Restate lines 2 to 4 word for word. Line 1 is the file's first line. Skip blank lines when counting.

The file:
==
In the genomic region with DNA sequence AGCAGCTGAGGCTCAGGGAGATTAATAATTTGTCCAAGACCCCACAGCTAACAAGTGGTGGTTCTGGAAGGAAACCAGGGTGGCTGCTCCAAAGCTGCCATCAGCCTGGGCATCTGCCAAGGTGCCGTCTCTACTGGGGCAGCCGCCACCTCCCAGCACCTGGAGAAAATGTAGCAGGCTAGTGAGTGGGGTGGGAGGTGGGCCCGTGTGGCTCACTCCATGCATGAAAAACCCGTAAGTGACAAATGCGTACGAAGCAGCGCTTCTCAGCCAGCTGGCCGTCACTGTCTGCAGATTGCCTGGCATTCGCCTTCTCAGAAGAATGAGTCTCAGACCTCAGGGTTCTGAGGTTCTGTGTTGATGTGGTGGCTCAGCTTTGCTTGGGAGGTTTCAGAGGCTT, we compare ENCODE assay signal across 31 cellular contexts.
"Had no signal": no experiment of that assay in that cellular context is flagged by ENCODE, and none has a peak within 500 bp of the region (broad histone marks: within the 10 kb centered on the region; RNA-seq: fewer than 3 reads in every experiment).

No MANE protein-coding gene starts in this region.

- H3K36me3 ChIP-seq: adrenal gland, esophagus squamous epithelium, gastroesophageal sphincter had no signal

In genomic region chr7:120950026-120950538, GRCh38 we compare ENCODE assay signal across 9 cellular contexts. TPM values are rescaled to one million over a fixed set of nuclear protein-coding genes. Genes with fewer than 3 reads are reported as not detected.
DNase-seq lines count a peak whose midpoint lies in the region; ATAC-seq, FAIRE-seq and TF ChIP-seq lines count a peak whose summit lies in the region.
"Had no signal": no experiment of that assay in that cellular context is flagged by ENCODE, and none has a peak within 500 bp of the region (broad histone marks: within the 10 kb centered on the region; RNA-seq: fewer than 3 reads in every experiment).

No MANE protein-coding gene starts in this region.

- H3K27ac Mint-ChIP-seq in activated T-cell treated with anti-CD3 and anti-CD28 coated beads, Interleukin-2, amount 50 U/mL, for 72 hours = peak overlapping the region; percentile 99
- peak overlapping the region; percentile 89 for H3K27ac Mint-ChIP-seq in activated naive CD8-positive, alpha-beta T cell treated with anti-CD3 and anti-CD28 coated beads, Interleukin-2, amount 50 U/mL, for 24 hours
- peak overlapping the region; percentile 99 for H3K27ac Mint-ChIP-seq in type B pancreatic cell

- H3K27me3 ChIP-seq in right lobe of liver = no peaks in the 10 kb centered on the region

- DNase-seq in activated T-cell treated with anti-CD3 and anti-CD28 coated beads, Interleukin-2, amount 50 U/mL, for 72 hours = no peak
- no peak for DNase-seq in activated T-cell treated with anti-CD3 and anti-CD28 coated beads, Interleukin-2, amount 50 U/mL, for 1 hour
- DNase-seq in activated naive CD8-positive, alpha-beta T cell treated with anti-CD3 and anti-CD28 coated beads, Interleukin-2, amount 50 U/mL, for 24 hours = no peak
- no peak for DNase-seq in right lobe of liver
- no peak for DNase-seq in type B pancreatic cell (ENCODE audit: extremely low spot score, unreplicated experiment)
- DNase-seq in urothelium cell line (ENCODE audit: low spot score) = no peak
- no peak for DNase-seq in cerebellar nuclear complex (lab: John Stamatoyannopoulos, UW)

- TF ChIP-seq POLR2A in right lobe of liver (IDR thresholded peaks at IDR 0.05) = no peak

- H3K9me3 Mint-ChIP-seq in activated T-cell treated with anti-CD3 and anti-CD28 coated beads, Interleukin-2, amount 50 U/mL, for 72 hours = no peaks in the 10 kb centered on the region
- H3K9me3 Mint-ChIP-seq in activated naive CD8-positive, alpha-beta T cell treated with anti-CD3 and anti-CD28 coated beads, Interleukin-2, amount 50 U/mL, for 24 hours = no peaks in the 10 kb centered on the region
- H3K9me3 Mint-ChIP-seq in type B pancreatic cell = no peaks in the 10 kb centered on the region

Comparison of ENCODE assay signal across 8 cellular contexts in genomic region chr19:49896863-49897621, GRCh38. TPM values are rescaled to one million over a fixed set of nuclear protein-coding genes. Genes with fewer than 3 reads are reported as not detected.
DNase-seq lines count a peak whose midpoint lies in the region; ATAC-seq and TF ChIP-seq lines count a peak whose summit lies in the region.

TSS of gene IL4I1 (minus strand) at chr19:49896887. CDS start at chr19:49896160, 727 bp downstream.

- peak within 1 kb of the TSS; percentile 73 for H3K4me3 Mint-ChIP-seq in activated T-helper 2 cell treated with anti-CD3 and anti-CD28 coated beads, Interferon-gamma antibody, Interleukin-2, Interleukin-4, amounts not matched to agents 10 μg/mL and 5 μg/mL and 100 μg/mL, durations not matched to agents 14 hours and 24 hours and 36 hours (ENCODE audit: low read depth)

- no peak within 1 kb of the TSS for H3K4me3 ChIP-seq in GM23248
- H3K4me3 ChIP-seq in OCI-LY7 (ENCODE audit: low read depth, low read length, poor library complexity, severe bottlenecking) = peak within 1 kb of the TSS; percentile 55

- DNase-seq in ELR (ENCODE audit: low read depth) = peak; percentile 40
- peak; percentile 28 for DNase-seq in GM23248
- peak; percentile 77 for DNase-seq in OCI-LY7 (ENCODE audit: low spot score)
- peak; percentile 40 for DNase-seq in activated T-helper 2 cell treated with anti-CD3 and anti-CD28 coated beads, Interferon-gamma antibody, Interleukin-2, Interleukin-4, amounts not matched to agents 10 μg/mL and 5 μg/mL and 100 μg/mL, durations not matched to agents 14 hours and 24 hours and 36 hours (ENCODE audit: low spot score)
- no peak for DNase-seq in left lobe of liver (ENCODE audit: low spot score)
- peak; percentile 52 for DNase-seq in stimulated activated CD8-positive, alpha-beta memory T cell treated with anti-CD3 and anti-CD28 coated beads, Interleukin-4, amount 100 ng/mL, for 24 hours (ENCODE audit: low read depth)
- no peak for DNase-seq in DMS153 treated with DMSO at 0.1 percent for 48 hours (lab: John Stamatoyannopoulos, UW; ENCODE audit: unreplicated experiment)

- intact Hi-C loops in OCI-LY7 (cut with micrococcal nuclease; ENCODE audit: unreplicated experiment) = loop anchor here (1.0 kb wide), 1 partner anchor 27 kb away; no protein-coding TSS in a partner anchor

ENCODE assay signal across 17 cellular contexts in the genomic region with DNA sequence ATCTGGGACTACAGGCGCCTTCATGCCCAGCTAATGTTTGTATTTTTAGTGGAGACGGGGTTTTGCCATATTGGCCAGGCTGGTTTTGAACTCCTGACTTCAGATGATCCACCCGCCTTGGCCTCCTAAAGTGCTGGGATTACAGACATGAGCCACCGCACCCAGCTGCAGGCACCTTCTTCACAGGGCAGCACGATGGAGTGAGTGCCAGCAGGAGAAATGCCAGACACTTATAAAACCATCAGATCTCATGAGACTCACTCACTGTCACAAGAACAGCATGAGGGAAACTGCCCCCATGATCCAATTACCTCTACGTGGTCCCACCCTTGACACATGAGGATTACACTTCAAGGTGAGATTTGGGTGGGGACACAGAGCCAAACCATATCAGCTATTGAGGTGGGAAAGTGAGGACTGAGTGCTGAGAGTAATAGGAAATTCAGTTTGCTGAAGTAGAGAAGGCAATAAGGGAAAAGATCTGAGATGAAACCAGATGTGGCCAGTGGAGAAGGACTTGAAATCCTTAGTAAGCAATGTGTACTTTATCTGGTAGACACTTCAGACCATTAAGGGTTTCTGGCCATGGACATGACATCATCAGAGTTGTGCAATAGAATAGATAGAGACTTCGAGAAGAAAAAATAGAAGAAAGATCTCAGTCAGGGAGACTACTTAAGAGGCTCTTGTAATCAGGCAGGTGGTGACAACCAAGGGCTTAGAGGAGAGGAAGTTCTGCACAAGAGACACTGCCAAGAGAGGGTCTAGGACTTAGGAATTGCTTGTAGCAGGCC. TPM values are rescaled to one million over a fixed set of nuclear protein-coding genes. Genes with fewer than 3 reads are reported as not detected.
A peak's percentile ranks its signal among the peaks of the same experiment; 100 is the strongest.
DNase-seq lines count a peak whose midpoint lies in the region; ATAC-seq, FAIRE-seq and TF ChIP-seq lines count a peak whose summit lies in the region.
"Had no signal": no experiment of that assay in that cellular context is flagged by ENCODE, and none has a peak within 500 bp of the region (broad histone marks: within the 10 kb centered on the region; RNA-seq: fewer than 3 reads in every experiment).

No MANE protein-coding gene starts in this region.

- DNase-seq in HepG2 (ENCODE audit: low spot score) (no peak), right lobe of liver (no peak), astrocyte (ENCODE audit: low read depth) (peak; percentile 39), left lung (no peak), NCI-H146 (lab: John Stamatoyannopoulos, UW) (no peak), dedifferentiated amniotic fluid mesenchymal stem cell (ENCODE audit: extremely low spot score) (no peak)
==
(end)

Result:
"Had no signal": no experiment of that assay in that cellular context is flagged by ENCODE, and none has a peak within 500 bp of the region (broad histone marks: within the 10 kb centered on the region; RNA-seq: fewer than 3 reads in every experiment).

No MANE protein-coding gene starts in this region.

- H3K36me3 ChIP-seq: adrenal gland, esophagus squamous epithelium, gastroesophageal sphincter had no signal